Download Clarity, Cut, and Culture: The Many Meanings of Diamonds by Susan Falls PDF

By Susan Falls

Images of diamonds look in every single place in American tradition. and everybody who has a diamond has a narrative to inform approximately it. Our tales approximately diamonds not just show what we do with those tiny stones, but in addition recommend how we create worth, that means, and identification via our interactions with fabric tradition in general.

Things develop into significant via our interactions with them, yet how do humans cross approximately making that means? What will we study from an ethnography concerning the creation of identification, production of kinship, and use of diamonds in realizing selves and social relationships? by means of what skill do humans located inside a globalized political-economy and a compelling universe of advertisements engage in the community with those tiny polished rocks?

This publication attracts on year of fieldwork with diamond shoppers in manhattan urban in addition to an research of the enduring De Beers crusade that promised romance, prestige, and glamour to an individual who received a diamond to teach that this thematic pool is only one source between many who diamond proprietors draw upon to interact with their very own stones. the amount highlights the real roles that reminiscence, context, and situation additionally play in shaping how humans interpret after which use gadgets in making own worlds. It indicates that along with working as matters in an ad-burdened universe, shoppers are hugely artistic, idiosyncratic, and theatrical agents.

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David Graeber, in Toward an Anthropological Theory of Value: The False Coin of Our Own Dreams (2001), for example, combines theoretical innovations by Marcel — 27 28 — From Rock to Gem Mauss and Roy Bhaskar to argue for value as a form of creative action. Contributors to Fred Meyers’s (2002) edited volume, Empire of Things: Regimes of Value and Material Culture, challenge the implications of Annette Weiner’s (1992) theory of inalienability within a capitalist context, utilizing Arjun Appadurai’s demonstration that objects take on different meanings as they move through different cultural contexts (Appadurai 1986).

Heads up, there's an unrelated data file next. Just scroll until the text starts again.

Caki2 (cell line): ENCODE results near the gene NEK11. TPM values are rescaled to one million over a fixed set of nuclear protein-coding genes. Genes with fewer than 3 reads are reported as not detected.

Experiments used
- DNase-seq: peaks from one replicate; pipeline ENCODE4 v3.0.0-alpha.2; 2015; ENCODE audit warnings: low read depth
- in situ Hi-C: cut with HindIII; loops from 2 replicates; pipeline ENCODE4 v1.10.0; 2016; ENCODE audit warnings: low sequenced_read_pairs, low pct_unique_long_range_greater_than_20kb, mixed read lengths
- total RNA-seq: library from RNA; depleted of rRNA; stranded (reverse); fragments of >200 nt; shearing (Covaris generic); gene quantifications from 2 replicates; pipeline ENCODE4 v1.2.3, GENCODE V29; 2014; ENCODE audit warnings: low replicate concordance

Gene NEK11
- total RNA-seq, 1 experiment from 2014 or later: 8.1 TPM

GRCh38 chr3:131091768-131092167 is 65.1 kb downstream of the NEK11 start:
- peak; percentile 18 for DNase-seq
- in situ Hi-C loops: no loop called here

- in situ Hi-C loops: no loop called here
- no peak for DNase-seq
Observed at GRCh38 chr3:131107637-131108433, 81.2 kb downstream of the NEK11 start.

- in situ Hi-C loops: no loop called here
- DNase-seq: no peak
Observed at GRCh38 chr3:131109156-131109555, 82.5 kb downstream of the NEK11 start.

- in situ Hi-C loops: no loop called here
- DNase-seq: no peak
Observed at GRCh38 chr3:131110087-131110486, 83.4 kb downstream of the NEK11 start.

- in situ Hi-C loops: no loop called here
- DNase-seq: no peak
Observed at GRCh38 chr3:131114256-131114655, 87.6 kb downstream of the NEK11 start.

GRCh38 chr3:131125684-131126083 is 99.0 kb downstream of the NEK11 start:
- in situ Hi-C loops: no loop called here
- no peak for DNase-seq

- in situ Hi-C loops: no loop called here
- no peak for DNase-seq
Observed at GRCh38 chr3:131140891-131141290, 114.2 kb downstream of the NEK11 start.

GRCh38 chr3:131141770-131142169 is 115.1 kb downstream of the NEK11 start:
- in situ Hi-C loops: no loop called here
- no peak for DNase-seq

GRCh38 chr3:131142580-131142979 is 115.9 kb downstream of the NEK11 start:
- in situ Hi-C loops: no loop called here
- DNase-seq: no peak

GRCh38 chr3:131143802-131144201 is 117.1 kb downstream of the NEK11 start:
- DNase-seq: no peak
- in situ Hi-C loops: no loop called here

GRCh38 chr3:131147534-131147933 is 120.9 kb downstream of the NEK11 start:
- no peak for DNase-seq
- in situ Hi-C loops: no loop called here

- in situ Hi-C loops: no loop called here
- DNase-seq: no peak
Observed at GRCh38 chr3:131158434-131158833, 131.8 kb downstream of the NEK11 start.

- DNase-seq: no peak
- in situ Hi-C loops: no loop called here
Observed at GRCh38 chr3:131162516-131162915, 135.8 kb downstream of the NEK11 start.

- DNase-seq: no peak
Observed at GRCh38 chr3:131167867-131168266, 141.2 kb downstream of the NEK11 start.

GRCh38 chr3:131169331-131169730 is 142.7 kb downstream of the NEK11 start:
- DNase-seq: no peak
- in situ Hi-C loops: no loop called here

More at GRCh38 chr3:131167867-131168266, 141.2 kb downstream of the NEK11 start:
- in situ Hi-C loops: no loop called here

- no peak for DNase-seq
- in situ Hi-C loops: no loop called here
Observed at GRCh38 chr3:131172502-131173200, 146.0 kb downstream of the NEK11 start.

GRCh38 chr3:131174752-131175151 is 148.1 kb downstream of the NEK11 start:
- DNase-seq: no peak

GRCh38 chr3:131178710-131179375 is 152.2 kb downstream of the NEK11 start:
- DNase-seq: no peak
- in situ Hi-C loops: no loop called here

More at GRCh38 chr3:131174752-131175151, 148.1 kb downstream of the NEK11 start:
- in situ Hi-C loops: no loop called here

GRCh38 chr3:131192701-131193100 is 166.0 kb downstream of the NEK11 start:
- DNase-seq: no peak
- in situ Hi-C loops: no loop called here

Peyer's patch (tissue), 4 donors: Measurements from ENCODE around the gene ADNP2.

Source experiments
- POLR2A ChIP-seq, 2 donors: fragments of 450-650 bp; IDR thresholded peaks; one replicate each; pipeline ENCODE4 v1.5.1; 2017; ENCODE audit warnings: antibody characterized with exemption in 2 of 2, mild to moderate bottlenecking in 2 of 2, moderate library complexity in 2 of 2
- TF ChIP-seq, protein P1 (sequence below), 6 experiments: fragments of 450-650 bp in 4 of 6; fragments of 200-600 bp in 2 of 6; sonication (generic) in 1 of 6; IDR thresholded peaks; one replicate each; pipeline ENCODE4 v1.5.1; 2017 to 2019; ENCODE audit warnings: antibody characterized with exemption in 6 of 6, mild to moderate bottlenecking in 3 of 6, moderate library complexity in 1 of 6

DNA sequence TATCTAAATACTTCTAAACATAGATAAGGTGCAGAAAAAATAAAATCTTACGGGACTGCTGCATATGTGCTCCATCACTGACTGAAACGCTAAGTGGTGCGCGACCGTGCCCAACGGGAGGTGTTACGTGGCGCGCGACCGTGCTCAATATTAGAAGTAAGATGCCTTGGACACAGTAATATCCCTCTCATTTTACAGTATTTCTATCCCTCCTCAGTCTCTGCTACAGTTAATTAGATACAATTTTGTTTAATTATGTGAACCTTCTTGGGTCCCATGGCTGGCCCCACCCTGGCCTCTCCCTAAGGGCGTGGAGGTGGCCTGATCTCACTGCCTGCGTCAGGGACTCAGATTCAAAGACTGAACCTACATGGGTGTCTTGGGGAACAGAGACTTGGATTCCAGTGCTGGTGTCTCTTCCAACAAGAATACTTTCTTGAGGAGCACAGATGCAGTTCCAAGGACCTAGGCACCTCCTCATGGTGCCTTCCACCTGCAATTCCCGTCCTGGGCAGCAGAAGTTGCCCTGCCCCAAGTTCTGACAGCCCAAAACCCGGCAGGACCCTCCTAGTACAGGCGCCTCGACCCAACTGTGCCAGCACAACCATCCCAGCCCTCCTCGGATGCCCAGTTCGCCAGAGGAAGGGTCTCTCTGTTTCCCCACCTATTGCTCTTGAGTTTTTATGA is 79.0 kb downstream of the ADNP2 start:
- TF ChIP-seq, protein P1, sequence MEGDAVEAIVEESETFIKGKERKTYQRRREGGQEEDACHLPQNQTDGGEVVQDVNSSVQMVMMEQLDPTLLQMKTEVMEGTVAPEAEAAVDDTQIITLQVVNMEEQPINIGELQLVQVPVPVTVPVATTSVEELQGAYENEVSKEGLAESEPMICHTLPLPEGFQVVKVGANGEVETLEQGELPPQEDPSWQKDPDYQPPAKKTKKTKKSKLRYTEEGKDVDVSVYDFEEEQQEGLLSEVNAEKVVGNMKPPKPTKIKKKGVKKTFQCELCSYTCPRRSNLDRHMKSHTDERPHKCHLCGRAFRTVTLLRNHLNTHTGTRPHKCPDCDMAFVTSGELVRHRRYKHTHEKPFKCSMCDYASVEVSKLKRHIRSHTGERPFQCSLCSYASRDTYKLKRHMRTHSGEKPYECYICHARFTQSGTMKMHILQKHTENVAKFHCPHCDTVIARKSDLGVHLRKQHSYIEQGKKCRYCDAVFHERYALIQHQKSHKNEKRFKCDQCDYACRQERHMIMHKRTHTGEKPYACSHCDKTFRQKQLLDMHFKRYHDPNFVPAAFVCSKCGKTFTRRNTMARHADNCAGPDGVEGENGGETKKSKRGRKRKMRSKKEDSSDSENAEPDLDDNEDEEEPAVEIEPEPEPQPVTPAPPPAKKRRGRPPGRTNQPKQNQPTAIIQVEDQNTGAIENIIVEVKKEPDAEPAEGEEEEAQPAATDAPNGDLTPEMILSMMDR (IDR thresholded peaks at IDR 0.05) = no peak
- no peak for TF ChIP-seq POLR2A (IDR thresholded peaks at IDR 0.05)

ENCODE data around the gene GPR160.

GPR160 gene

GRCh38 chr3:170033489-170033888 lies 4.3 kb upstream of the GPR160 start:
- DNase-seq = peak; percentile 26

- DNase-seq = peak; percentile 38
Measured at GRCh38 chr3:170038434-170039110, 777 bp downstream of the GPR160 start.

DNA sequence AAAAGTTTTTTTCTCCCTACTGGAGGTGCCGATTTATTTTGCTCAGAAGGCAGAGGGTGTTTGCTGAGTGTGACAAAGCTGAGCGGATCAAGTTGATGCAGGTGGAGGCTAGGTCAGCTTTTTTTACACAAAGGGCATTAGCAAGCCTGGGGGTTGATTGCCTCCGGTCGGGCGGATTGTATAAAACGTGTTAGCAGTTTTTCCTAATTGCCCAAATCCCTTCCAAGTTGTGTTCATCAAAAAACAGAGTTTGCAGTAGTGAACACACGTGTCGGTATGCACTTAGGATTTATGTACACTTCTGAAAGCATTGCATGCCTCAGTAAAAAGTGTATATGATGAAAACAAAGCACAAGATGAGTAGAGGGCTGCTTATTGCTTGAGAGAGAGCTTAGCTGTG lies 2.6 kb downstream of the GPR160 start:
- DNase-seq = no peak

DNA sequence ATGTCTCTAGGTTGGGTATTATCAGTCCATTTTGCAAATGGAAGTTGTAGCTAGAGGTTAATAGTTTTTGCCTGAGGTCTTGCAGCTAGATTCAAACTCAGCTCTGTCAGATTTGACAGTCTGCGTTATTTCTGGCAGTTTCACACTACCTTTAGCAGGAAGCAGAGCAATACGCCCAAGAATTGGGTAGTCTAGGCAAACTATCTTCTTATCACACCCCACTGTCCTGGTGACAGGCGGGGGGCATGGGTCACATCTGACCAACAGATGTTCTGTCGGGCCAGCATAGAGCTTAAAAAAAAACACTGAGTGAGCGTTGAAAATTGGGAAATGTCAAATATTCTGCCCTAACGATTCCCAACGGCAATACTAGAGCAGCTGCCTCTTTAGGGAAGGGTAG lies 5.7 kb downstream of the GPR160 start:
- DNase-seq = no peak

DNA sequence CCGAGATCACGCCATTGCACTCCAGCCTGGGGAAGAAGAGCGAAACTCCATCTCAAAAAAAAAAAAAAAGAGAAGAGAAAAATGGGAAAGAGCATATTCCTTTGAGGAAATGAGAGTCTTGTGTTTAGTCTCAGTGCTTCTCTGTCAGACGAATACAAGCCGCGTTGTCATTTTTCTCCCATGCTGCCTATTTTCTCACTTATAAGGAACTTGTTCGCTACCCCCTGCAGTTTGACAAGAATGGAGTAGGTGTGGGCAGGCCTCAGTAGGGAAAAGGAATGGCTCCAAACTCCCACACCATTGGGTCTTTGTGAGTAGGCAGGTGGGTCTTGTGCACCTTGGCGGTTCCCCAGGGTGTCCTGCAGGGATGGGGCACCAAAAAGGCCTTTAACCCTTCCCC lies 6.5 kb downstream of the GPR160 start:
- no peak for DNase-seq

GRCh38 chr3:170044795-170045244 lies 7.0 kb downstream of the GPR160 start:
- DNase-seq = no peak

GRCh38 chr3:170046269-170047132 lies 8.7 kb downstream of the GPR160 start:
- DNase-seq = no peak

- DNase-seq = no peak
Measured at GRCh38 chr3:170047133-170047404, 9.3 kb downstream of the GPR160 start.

The personal name “Diamond,” means “precious” or “valuable,” and reflects how symbolic meanings advanced in marketing campaigns can be transferred through naming onto a person, in a kind of sympathetic magic. So the term “diamond” suggests glamour, sex, romance, and wealth to one person; greed, conventionality, suburbanism, and pretention to another. How are these various ideas generated and maintained? How can disparate sources of meaning—history, memory, poetry, metaphor, formal (even geological) characteristics, and production chains, in addition to marketing discourse—be contained under a single rubric?

So the term “diamond” suggests glamour, sex, romance, and wealth to one person; greed, conventionality, suburbanism, and pretention to another. How are these various ideas generated and maintained? How can disparate sources of meaning—history, memory, poetry, metaphor, formal (even geological) characteristics, and production chains, in addition to marketing discourse—be contained under a single rubric? How do these stones act as prisms through which we see ourselves? Since consumption is an important cultural activity, understanding how experience is mediated by mass-produced, mass-marketed, and mass-consumed material culture in the context of advanced capitalism has become a priority in social theory (see Appadurai 1986; Journal of Material Culture 1996; Miller 1995; Paterson 2005; Schor and Holt 2000; Howes 1996; McCracken 1990; Ritzer 1996), one approach is to think about diamonds alongside similar kinds of goods (though even as commodities, they do have some very special qualities).

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